As we have been warning, a bubble was forming in the US dollar exchange rate, and this week the really big bubble in the vendor market, more formally if wrongly called the parallel market, duly burst as the Reserve Bank of Zimbabwe finally made many of the required and desired changes in monetary policy.
In three days the US dollar banknotes sold on the streets lost almost half their value, and by Wednesday we had reached the interesting point where the rate between bond notes and US dollar banknotes was actually below the RTGS$ to US dollar interbank rate, meaning that in certain cases, if admittedly rather special circumstances, a US dollar was actually cheaper on the pavement than in a real bank.
There were many who thought we were at best wrong and at worst off our head when this column warned about the coming bubble, since “everyone knew that exchange rates must continue rising”. But remember where you first read about the bubble.
The interbank rate, on the other hand, remained rock steady in the days after the decision by the Reserve Bank to end the multi-currency regime, quadruple overnight accommodation interest rates, pump half the surrendered export earnings into the interbank market and remove $1,2 billion from circulation.
There must be three good reasons for that sudden stability despite a dramatic shift in several RBZ positions for in a “normal” economy, far tinier shifts cause far more waves, rather than total steadiness.
First the interbank rate is closer to the real value of the Zimbabwe dollar than the pavement rate.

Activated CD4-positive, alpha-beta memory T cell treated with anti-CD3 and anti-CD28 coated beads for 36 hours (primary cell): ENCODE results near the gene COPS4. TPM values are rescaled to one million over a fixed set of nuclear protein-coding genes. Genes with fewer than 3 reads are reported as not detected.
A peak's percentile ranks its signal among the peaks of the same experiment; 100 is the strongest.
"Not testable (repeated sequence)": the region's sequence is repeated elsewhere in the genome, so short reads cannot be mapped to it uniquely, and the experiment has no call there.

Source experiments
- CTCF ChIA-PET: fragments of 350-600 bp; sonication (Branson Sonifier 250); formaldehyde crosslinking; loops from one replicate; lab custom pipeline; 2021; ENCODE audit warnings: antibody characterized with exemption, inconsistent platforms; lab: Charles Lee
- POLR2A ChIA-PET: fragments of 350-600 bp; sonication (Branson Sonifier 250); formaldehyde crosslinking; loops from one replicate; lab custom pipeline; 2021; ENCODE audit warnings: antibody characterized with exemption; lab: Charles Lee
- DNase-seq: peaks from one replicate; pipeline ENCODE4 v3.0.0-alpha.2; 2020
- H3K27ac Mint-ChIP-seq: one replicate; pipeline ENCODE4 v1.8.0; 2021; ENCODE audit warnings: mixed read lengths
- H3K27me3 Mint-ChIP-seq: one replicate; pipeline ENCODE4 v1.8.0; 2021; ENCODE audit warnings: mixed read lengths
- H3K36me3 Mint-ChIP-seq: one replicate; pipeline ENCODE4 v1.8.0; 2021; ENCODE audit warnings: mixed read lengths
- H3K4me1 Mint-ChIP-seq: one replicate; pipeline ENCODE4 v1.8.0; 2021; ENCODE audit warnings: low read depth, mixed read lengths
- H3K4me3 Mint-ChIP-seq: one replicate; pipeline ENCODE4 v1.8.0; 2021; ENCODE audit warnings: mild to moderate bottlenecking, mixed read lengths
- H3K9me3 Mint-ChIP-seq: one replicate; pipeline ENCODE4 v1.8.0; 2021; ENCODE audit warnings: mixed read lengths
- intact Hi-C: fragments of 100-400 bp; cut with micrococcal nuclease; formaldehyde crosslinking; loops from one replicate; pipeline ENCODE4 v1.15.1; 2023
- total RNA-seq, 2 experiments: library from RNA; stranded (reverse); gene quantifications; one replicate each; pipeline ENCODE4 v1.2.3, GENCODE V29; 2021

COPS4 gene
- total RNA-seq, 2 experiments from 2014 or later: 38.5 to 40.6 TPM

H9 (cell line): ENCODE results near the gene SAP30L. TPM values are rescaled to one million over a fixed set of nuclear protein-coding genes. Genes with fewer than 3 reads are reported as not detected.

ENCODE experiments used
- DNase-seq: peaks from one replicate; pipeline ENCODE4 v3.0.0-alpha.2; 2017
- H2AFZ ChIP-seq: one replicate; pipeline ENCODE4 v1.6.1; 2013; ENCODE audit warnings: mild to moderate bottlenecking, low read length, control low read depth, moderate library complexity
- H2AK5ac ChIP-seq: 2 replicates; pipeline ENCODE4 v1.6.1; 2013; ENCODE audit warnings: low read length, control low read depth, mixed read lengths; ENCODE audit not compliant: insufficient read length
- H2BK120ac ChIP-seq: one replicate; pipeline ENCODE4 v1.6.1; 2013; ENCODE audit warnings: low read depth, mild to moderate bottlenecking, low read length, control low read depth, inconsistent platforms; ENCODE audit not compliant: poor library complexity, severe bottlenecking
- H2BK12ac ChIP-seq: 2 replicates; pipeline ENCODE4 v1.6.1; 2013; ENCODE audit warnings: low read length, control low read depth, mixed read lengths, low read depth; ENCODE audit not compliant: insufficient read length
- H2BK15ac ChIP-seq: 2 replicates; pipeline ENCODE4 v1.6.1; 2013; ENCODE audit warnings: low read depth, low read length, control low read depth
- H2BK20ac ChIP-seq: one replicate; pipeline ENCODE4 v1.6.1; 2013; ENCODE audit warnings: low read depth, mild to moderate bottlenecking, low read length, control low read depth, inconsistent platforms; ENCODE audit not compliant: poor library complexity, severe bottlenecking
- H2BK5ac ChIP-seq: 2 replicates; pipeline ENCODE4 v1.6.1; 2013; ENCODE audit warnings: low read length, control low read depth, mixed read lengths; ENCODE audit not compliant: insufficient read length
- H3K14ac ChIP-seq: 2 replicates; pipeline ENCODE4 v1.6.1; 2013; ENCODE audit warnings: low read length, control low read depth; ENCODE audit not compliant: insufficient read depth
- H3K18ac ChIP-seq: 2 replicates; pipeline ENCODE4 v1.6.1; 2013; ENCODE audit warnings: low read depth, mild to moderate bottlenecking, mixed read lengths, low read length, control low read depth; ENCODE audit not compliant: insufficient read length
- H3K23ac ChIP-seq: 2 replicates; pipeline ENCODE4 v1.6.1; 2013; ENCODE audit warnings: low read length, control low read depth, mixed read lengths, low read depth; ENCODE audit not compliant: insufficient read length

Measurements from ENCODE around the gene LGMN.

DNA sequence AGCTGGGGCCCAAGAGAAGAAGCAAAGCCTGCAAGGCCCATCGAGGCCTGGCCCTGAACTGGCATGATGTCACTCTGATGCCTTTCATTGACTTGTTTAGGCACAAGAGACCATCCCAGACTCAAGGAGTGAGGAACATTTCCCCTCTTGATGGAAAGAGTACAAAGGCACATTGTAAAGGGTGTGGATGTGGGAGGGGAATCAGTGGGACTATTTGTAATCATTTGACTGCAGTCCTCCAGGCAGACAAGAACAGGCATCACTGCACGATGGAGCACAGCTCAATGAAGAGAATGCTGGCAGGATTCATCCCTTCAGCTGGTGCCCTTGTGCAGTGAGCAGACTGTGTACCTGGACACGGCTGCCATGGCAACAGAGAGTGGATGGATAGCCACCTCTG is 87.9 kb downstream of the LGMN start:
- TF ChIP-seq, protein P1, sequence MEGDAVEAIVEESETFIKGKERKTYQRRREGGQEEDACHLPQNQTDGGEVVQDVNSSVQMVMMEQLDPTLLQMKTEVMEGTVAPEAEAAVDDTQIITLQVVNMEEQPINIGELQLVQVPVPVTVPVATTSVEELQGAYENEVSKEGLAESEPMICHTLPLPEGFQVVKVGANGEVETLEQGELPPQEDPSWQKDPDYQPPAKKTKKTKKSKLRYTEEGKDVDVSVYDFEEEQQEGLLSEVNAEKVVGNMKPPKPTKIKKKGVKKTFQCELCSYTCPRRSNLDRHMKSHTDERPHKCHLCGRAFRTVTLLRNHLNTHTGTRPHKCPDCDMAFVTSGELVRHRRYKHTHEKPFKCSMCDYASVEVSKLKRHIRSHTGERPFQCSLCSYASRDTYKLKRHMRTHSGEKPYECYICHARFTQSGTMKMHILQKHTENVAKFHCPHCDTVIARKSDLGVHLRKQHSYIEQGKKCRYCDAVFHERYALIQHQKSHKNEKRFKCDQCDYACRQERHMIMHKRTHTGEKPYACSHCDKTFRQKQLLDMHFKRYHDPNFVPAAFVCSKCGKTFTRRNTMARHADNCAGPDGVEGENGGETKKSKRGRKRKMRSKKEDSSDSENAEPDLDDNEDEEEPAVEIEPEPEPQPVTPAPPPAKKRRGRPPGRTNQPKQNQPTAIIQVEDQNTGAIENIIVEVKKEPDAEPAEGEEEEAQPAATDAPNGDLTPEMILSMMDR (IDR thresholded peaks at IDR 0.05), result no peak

Secondly unlike the spivs who exploit the low-volume low-margin vendors, who in turn cope with herd mentality by panicky Zimbabweans, the very sober dark-suited women and men in corporate and banking offices were not going to panic. They almost certainly want to look at all angles, and think through all implications, before making a move.
But the absolute steadiness also strongly implies that the Reserve Bank itself, which is still easily the dominant seller on the interbank market, was driving very very carefully to keep everyone else calm, cool and collected. It is an interesting signal. At the very least the granite steadiness of one willing-buyer willing-seller market compared to the wild volatility of the other must start raising questions over which is the “real” market setting value, and hopefully be the start of that cultural shift required to think about the interbank rate being the actual rate.
But it will probably take several days for the interbank market to start reacting to the raft of monetary measures.